Push For FCC Mandate Over Cable Could Bring Back A La Carte Debate
from the forcing-the-issue dept
While very few people expect the effort to have the FCC regulate cable and satellite services to get very far, bringing up the issue may bring back to life a different debate: whether pay-TV providers should be forced to offer a la carte programming. The reasoning is that if there was a la carte programming, then people could easily pick and choose the channels that were less likely to offend them. Some of the people complaining about “indecency” on pay TV are mainly complaining that to get some channels they want, they have to get others that they find problematic. It’s an issue that comes up often enough — but never seems to go very far. Perhaps that’s because studies have shown that a la carte programming would be much more expensive, as the technology, marketing and support issues needed to manage it would drive up costs for providers.
Comments on “Push For FCC Mandate Over Cable Could Bring Back A La Carte Debate”
How, in an age of software-controlled access, would the technical aspects of bringing ala carte access to customers drive prices higher? I would venture to say that prices will be driven higher from the marketing effort of cable providers to convince customers that the technical aspects of bringing ala carte access cost more. It’s a freaking software switch.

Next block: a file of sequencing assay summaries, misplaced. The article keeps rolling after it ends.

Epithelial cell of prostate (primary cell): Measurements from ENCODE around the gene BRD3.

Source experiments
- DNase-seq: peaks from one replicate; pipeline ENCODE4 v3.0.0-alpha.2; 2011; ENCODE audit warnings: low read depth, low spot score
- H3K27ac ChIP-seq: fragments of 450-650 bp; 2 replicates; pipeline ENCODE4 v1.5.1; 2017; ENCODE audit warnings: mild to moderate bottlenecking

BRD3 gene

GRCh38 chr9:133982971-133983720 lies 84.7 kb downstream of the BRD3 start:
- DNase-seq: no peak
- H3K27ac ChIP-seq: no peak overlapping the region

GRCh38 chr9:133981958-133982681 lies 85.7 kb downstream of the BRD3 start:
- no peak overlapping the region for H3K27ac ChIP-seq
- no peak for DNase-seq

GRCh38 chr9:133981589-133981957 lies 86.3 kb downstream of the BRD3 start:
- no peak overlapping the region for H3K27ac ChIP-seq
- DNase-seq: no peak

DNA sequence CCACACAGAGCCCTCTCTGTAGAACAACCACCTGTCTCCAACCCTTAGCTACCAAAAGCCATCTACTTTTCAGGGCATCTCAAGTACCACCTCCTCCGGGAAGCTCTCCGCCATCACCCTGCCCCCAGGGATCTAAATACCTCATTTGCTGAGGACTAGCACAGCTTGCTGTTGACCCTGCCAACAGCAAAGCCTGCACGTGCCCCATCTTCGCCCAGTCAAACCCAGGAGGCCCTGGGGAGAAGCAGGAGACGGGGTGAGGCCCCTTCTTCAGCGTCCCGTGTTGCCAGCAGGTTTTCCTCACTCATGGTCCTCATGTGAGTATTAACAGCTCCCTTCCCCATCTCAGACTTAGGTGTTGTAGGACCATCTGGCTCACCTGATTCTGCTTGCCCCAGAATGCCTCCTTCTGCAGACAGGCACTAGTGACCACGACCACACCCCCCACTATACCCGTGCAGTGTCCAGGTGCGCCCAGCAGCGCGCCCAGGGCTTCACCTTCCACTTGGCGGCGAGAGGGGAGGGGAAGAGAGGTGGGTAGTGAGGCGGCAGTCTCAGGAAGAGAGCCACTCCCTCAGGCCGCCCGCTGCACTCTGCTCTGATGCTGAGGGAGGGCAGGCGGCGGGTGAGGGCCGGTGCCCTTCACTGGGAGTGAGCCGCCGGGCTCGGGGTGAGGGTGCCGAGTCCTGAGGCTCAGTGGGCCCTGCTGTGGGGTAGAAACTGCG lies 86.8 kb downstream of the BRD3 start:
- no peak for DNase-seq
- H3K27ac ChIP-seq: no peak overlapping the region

A la carte will NOT work for the cable industry
It’s easy to prove that “A la carte” will NOT work for the cable industry. Specialty channels have costs, and chances are that it will be more expensive to buy 15 channels a la carte than it is now to get 90 at a fixed rate.
What will make A la carte channels succeed is the “long tail” effect, where — as long as channels can keep their costs reasonable — they can all find enough viewers worldwide to make their existence worth while.
It’s the WEB that provides a large enough audience for the long tail to work! So A la carte broadcasting will eventually (maybe within five to eight years) be much more cost-effective on the web than on cable.
If there ever was a window of opportunity for A la carte on cable, that window is about to close.
– precision blogger
Any channel that has commercials on it, should be free to watch. If you pay for TV, there should be no commercials.